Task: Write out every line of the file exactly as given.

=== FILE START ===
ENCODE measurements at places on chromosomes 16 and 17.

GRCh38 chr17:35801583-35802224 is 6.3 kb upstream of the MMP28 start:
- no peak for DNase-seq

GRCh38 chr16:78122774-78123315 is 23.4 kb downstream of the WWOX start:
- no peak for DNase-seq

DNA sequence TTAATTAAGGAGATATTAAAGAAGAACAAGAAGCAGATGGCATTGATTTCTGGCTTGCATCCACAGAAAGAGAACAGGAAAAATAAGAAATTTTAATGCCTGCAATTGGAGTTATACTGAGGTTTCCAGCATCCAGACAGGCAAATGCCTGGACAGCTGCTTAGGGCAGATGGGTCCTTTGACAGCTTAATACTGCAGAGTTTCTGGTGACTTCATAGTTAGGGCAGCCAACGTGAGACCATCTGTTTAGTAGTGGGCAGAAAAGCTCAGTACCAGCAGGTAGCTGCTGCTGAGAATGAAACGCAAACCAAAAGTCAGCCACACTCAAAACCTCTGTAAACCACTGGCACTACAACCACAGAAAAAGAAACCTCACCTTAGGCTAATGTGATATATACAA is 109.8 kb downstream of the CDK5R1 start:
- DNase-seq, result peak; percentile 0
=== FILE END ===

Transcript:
ENCODE measurements at places on chromosomes 16 and 17.

GRCh38 chr17:35801583-35802224 is 6.3 kb upstream of the MMP28 start:
- no peak for DNase-seq

GRCh38 chr16:78122774-78123315 is 23.4 kb downstream of the WWOX start:
- no peak for DNase-seq

DNA sequence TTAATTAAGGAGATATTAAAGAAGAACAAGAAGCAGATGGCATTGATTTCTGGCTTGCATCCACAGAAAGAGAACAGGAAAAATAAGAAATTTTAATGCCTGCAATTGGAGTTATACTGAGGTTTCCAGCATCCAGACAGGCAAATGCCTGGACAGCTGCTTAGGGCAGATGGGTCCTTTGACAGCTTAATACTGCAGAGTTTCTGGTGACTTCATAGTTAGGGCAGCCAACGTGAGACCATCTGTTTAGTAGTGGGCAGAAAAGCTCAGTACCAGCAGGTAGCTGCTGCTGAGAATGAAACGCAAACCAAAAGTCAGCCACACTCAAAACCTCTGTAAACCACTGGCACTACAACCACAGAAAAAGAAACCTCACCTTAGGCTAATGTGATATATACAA is 109.8 kb downstream of the CDK5R1 start:
- DNase-seq, result peak; percentile 0